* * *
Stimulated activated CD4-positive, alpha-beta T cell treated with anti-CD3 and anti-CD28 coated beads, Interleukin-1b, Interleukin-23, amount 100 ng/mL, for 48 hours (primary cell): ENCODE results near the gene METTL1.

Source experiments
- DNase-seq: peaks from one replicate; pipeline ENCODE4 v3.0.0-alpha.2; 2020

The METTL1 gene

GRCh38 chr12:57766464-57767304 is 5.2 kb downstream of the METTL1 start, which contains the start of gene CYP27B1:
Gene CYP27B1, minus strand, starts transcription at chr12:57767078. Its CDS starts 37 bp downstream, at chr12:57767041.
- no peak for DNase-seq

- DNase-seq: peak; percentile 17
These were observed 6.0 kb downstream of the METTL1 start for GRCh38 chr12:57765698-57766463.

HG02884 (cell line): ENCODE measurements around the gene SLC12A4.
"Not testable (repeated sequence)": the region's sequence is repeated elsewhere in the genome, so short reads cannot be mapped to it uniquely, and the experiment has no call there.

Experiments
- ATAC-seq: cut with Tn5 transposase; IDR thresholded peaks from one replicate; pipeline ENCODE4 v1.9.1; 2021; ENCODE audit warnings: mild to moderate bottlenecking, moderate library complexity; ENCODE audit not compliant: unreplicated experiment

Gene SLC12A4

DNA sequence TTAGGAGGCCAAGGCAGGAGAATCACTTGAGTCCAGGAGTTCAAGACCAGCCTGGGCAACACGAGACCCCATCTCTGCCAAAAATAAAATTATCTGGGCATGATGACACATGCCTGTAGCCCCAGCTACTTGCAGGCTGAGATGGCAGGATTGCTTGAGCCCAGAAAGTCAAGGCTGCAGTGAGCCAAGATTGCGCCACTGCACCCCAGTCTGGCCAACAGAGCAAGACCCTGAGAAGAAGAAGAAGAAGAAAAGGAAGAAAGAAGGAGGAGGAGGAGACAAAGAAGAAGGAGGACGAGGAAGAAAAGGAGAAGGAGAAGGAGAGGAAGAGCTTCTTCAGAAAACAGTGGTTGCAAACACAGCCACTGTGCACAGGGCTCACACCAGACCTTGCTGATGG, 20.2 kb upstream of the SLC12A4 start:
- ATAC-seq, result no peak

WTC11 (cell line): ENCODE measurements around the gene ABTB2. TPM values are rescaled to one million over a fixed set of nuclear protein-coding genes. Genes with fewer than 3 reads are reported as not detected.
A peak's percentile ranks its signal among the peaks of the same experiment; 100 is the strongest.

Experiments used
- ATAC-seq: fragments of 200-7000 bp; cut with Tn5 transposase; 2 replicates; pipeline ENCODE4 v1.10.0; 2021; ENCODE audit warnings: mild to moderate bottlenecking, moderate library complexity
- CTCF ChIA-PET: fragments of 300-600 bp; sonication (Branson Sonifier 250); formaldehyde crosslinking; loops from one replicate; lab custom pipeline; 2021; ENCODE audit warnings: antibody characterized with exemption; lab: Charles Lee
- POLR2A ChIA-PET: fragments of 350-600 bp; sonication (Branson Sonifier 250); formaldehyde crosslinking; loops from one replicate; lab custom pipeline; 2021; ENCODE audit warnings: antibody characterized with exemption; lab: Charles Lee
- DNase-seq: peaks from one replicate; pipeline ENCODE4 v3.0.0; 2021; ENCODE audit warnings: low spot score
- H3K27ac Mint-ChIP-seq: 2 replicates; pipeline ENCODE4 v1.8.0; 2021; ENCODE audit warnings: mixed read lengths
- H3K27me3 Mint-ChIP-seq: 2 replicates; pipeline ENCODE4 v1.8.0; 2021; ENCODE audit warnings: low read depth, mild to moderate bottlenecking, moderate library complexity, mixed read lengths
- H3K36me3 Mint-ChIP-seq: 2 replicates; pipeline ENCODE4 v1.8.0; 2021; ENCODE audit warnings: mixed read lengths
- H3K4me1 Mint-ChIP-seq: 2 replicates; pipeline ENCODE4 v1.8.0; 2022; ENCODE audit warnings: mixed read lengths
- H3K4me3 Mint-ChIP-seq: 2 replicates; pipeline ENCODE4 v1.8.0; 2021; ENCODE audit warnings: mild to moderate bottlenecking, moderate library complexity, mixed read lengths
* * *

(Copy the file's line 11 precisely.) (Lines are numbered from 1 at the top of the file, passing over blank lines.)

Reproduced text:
"Not testable (repeated sequence)": the region's sequence is repeated elsewhere in the genome, so short reads cannot be mapped to it uniquely, and the experiment has no call there.